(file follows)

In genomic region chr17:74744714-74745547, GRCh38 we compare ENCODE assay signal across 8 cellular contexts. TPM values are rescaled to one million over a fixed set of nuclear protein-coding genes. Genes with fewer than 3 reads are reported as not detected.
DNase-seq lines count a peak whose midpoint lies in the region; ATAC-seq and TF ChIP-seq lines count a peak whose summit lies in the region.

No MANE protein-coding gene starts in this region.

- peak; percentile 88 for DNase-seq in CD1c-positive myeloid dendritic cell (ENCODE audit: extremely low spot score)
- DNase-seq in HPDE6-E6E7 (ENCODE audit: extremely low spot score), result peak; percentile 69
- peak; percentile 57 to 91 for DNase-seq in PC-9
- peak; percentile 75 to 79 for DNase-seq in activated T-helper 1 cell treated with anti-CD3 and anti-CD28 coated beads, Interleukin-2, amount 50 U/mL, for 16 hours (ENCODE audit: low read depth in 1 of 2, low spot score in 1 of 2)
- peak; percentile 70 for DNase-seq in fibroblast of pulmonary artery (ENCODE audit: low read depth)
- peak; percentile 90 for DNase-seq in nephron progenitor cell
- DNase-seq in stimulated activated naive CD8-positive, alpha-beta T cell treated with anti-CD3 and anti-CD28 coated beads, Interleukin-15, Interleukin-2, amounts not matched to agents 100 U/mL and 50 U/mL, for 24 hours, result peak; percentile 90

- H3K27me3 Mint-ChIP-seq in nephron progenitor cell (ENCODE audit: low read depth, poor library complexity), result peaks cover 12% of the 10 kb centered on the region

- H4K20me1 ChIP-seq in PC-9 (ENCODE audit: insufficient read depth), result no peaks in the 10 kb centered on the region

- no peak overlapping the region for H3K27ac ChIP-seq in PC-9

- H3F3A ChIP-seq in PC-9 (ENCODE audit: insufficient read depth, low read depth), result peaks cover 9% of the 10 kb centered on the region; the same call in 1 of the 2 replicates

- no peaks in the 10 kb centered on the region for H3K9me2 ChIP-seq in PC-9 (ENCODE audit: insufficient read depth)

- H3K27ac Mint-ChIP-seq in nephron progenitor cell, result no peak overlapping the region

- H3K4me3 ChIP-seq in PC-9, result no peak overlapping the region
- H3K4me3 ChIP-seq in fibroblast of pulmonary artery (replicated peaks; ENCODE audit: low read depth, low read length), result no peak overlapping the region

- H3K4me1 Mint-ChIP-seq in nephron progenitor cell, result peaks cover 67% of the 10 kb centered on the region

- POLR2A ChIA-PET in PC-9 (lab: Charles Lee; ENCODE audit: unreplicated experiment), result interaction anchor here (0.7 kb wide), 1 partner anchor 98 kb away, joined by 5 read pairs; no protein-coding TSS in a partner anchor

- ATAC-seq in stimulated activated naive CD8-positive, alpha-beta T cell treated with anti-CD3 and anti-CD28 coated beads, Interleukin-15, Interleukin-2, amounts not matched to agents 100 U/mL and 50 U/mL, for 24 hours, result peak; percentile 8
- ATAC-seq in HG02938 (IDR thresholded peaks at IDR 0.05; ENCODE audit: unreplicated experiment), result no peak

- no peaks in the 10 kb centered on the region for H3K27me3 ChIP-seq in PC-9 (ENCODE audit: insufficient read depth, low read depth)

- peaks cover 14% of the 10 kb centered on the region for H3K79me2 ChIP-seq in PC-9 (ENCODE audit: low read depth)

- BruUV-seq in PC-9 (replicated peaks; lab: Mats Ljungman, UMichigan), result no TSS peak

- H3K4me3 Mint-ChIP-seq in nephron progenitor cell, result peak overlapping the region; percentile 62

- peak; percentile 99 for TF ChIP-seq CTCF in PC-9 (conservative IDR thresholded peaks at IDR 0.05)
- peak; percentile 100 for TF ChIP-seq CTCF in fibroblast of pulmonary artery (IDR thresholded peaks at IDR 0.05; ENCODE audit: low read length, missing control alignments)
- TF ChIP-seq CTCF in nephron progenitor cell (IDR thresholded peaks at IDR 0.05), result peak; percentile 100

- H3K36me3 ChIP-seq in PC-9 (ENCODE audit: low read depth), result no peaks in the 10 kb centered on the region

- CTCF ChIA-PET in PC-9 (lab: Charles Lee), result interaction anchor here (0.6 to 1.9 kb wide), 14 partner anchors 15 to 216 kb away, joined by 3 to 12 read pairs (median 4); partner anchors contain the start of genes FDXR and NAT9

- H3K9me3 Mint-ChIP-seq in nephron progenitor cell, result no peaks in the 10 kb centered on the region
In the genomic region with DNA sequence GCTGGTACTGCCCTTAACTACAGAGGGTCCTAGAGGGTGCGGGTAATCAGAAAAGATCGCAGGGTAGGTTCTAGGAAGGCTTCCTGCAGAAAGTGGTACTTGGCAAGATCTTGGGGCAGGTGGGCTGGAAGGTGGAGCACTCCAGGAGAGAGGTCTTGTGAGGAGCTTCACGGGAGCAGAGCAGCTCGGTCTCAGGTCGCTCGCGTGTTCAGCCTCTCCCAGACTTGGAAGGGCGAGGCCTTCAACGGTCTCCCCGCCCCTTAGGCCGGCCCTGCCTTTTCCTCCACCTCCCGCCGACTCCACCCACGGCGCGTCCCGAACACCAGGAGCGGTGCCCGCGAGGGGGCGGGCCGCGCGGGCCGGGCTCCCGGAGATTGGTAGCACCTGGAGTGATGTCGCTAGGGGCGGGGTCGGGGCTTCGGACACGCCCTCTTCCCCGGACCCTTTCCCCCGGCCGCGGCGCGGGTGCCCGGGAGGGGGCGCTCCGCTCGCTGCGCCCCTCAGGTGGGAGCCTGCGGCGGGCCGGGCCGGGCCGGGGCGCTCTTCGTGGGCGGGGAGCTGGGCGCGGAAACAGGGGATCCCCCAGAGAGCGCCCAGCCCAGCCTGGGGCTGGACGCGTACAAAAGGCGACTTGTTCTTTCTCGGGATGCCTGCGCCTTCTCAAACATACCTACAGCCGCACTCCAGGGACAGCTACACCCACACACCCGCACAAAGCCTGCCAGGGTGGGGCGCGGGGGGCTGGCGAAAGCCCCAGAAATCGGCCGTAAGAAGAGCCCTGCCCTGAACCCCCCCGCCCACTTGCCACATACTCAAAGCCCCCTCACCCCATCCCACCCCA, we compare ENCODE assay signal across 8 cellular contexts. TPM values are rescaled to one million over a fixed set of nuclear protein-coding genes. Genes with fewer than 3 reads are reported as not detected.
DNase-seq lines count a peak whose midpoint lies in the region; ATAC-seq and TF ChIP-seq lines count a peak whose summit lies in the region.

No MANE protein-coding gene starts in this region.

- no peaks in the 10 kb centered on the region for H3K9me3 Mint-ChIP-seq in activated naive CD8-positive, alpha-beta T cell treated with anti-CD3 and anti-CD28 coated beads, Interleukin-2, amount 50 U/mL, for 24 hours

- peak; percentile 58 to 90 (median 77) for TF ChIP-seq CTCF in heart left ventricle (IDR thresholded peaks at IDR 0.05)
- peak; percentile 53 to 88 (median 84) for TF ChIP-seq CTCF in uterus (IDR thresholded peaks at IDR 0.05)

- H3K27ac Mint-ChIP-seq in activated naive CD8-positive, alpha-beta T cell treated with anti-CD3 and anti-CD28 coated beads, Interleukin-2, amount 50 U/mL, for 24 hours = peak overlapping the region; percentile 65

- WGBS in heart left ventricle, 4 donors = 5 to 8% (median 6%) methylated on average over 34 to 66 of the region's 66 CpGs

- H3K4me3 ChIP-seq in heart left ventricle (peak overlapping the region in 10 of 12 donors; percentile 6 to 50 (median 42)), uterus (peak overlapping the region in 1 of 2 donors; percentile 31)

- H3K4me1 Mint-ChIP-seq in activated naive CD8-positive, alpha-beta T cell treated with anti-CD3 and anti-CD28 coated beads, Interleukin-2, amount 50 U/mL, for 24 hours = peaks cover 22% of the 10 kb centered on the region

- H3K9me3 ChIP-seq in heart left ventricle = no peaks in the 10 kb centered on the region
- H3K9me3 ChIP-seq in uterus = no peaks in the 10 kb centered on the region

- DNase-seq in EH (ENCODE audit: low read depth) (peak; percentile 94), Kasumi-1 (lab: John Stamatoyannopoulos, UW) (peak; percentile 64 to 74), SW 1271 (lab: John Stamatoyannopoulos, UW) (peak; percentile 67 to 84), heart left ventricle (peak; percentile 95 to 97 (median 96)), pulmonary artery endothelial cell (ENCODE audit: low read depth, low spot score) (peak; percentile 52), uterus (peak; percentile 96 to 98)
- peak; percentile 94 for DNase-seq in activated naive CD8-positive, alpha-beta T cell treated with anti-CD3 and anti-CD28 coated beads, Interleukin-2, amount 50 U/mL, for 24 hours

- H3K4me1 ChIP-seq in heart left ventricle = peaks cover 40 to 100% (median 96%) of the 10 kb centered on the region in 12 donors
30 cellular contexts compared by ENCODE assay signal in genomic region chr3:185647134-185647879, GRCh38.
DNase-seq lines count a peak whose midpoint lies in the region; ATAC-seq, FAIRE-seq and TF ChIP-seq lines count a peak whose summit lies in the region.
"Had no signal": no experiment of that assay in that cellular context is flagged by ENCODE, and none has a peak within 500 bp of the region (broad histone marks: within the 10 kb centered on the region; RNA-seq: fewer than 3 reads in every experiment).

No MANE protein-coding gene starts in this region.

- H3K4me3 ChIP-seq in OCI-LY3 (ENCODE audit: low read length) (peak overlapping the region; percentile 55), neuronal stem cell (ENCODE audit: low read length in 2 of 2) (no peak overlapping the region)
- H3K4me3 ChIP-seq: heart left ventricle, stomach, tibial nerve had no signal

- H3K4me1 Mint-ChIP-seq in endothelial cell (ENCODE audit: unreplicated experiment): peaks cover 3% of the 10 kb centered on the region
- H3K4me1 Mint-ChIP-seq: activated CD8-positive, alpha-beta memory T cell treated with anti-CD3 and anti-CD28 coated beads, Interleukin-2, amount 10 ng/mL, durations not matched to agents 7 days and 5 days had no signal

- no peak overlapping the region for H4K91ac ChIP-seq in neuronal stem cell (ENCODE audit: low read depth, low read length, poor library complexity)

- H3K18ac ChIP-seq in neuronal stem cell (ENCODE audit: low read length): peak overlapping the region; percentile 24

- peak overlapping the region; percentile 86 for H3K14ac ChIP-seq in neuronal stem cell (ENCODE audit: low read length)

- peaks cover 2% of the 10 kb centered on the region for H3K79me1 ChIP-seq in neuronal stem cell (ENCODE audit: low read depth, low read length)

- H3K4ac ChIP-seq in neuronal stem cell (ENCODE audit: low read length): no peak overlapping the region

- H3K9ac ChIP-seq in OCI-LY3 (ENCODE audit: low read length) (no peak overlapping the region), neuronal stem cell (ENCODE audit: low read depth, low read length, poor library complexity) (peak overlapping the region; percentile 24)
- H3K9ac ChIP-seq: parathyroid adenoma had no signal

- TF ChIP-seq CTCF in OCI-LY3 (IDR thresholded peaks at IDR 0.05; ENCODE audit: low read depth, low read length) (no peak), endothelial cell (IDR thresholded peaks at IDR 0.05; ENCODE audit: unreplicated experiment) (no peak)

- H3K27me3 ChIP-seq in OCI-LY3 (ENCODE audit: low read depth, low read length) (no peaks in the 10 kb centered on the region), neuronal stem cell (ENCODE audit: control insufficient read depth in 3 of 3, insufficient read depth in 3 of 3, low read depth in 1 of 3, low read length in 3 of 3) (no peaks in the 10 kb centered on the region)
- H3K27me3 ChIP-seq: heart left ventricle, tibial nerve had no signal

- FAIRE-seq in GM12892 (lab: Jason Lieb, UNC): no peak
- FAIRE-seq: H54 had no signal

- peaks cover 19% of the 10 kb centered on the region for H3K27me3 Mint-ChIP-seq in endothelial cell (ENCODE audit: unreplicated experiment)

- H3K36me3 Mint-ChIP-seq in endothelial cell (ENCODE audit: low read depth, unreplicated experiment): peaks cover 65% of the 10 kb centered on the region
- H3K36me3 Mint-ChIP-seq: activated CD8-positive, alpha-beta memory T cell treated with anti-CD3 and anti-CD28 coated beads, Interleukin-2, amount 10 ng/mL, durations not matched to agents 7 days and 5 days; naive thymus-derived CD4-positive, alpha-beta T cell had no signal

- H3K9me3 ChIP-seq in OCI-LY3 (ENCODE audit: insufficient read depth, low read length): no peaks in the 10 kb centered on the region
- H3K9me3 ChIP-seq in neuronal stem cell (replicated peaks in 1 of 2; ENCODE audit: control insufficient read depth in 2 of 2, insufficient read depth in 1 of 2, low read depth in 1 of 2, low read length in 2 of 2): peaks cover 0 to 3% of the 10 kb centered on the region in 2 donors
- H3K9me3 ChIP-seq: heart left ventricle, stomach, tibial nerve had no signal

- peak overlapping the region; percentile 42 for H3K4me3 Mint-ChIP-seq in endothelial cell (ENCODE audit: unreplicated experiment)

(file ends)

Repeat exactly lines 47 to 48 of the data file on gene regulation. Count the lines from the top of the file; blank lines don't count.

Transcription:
- H3K4me1 ChIP-seq in heart left ventricle = peaks cover 40 to 100% (median 96%) of the 10 kb centered on the region in 12 donors
30 cellular contexts compared by ENCODE assay signal in genomic region chr3:185647134-185647879, GRCh38.